If there are no other short-term opportunities to get rid of the economic impasse, development of planned transportation itineraries are the only way to energy independence and the very necessary economic development for the GUUAM states. This is an occasion that must be fructified at all costs.

Russia. Fears of “elder brother”

Russia’s opposition, its fears over intentions of the five states are the key modulation point on sinusoid of existence of GUUAM. An union of post-Soviet states, created basically on economic criteria — outside of Russia must not be regarded as a defiance or even a threat of its interests. The wish of these states to plan an own future without participation of the “elder brother”, the way it happened in the former Soviet Union, a situation typical to the CIS (that’s why difficult), is normal and welcome. This happens when Russia, as main actor on the CIS scene, is incapable to provide material assistance to “satellites” first of all, since it faces very pressing internal problems.

Also, Russia had encouraged the creation of the Euro-Asian Economic Community within the same quasi-inefficient CIS, signing of the Minsk agreements regarding the strengthening of the Collective Security Agreement, demonstrating one more time that the pro-Russian core within the CIS is strengthened when the interests demand this. Even more, upgrading of ASC after the model of the former Warsaw Treaty, with placement of armed forces of signatory states of the treaty under a single command, becomes very significant (these are three regional groups: western Russia-Belarus, Caucasian Russia-Armenia, and Central-Asian Russia-Kazakhstan-Kyrgyzstan-Tajikistan, whose armed forces return under Russia’s command in case of aggression).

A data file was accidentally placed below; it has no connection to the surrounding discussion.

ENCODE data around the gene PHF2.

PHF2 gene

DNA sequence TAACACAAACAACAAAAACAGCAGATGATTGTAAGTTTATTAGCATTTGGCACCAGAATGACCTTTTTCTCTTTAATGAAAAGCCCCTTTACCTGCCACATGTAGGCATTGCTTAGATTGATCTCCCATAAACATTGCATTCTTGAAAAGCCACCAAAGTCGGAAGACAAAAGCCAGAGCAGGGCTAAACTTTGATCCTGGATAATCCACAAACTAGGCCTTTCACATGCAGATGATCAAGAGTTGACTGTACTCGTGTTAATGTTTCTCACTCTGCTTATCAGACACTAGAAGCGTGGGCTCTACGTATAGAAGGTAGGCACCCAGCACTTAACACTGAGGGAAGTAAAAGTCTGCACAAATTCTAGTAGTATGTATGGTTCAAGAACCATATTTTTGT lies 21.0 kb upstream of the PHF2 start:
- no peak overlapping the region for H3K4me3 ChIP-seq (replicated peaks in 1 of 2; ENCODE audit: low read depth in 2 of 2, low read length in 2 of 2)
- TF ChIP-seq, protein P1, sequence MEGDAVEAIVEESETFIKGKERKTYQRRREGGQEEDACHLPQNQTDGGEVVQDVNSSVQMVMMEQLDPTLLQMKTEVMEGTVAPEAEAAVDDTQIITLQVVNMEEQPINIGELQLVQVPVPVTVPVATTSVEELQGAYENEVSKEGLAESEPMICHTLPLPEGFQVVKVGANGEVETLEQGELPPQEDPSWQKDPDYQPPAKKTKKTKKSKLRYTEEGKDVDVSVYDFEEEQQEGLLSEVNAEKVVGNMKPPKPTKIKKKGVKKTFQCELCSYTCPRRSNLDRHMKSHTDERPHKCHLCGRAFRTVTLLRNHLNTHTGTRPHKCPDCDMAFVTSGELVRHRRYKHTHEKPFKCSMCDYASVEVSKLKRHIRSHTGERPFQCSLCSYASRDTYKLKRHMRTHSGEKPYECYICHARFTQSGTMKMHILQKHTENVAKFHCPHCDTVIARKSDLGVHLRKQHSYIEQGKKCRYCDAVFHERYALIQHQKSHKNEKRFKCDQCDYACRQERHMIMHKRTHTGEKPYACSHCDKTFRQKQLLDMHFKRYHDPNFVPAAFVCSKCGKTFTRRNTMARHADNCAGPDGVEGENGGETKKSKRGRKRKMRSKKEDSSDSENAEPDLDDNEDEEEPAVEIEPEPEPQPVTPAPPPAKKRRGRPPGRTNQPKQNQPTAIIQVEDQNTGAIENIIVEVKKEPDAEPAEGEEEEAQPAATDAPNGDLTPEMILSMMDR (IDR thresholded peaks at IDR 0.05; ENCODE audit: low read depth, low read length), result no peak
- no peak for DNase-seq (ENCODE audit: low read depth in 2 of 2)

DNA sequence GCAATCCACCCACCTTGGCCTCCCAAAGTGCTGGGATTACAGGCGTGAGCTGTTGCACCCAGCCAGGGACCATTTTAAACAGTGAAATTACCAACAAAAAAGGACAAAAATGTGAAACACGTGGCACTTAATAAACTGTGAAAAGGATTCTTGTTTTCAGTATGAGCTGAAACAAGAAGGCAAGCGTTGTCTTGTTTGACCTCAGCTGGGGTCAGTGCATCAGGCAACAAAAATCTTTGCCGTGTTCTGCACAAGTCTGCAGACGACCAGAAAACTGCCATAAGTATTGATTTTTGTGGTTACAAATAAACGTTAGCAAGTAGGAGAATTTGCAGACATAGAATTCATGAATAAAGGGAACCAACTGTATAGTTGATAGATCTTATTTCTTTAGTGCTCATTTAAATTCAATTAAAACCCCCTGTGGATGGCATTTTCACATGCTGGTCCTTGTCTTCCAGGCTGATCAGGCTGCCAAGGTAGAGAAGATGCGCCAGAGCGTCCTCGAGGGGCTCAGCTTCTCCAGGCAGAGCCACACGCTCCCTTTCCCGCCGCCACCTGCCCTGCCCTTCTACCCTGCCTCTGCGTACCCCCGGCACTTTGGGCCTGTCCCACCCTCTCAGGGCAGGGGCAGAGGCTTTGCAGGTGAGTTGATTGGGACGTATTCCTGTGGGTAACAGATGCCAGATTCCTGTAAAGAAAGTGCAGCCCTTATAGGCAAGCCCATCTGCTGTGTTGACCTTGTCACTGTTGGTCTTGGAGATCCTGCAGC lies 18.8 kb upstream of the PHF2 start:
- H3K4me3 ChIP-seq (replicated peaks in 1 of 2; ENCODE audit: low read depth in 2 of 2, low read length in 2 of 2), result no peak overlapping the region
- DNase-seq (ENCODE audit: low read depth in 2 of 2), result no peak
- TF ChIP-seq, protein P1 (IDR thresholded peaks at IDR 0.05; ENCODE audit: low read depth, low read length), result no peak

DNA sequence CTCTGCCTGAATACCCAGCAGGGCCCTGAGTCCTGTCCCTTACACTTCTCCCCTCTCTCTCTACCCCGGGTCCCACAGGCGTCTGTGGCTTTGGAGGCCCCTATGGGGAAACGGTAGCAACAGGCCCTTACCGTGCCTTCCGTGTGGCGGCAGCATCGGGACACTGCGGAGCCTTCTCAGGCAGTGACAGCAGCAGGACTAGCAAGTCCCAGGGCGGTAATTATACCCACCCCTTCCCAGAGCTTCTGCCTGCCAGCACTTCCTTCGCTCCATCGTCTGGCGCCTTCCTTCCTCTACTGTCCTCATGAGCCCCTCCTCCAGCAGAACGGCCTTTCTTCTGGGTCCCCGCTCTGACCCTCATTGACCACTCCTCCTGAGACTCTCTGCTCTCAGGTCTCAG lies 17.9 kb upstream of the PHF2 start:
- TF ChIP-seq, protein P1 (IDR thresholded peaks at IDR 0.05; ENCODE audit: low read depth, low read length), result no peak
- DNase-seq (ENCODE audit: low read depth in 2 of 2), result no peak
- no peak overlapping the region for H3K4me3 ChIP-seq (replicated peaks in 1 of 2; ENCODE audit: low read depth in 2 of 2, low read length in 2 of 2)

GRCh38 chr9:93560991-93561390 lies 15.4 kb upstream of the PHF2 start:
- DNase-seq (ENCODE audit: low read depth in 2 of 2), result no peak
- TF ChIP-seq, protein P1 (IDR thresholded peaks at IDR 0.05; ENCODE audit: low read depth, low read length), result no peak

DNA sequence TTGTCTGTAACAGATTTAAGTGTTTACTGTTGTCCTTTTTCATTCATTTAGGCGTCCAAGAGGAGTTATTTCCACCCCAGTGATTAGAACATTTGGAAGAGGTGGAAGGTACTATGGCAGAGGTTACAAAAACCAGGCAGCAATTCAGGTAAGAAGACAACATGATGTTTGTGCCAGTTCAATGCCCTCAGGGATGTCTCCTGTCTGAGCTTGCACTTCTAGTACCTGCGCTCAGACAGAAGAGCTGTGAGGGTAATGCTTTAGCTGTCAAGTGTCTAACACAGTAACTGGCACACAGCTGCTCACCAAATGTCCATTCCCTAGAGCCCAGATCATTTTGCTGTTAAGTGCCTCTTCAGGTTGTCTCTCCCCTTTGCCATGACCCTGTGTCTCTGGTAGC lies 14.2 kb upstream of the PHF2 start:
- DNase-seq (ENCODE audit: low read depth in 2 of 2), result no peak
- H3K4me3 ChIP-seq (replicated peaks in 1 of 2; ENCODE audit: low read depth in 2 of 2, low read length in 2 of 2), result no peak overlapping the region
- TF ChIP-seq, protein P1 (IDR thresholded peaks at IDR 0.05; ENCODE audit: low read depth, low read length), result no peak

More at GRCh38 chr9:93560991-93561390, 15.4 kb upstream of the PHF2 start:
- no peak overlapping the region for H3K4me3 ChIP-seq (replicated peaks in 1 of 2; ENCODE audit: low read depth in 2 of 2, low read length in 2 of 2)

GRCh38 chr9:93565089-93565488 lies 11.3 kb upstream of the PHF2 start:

Also, it is worth to take into account that the CIS economies face a structural crisis on background of a social political instability, which can be hidden nor by the recent economic growth due to favourable exogenous factors. Although CIS adepts say that the former Soviet republics are interested in a single external economic vector, which would ease the access to extra-community markets, they do not follow the same geo-economic priorities in reality.

The case of Russia, Azerbaijan and Turkmenistan is an example in this regard, as their interests run counter each other concerning the problem of Caspian hydrocarbons. Armenia’s industry, which is entirely dependent on importation of energy resources and jeopardized by Azerbaijan’s blockade, is another example is this regard. The economic cooperation between Kyrgyzstan, Uzbekistan and Tajikistan is undermined by the latent conflict in the Fergana region. The main problem in Belarus is to keep the state-owned property in economy, while Kazakhstan, by contrary, sells the most of enterprises to foreign companies. This state of things and namely an evident lack of progresses was identified by many analysts and political observers who admitted that there is almost no evolution regarding the creation of the single economic space, because every member state works in line with own rigours.